On August 8, 2007, the National Science Board (NSB) authorized the National Science Foundation (NSF) to award the University of Illinois at Urbana-Champaign a grant totaling $208 million, to be used over a 4.5 year period to develop the world's most powerful "leadership-class" supercomputer. This supercomputer, titled "Blue Waters", will be able to make arithmetic calculations at a continuous rate of over 1,000-trillion operations per second (a speed known as a "petaflop" per second), which is 500 times faster than today's most common supercomputers.
Leading this project will be Dr. Thomas Dunning, Director of the National Center for Supercomputing Applications (NCSA) and the endowed Distinguished Chair for Research Excellence in Chemistry at the University of Illinois at Urbana-Champaign. In conjunction with the NCSA's academic and industry partners in the Great Lakes Consortium for Petascale Computation, NCSA will use Blue Waters to help solve some of the most complex and challenging questions and problems known in science and engineering today.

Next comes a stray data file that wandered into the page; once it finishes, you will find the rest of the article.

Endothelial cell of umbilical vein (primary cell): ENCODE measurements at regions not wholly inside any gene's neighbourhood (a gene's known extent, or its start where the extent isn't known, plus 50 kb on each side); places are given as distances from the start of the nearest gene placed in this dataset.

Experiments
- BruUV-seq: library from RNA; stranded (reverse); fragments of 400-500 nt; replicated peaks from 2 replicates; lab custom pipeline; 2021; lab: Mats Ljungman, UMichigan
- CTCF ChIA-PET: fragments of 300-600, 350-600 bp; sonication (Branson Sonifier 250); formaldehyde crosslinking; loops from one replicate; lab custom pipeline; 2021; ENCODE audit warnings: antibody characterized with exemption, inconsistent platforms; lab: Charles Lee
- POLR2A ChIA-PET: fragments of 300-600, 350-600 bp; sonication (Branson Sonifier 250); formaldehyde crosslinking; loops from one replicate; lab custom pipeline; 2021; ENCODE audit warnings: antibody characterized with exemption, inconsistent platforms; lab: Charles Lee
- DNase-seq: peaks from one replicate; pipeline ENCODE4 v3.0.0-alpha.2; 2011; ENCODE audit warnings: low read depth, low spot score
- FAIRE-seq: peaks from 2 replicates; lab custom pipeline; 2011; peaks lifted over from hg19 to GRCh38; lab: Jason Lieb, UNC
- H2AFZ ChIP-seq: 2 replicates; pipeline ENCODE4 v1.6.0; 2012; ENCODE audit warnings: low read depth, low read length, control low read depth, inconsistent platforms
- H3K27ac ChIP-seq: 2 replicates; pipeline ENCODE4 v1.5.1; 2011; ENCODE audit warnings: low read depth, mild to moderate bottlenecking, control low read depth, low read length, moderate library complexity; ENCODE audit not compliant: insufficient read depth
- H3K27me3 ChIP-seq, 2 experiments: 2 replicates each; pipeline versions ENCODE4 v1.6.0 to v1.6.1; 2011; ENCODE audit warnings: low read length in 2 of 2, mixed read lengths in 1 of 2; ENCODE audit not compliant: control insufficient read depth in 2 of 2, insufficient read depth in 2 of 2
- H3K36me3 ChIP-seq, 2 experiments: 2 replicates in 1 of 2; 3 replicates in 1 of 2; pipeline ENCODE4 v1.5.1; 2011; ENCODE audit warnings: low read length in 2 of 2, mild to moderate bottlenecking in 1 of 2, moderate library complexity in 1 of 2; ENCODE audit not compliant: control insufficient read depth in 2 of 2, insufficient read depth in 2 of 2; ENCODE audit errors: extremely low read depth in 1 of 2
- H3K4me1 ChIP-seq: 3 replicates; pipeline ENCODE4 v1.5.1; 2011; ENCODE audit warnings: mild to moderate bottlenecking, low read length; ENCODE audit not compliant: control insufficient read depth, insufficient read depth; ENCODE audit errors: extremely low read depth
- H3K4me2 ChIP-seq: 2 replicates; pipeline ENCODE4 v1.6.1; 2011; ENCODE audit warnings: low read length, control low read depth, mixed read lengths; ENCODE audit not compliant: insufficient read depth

In addition to the scientific ramifications, Dr. Dunning and the NCSA are partnering with Southeast Universities Research Association, the Great Lakes Consortium and the Shodor Education Foundation with the goal of integrating supercomputing on the scale of Blue Waters into college - and pre-college - curricula. Using Blue Waters, the NCSA and its partners plan to develop a new virtual school of computer science and engineering that will impact education on a national scale.
The award from the NSF must proceed through administrative and financial processes before it is finalized. The processing is expected to be completed this fall, and the system is expected to go live in 2011.
Note: Some material contained herein adapted from NSF press release 07-095, released on August 8, 2007 by the National Science Foundation.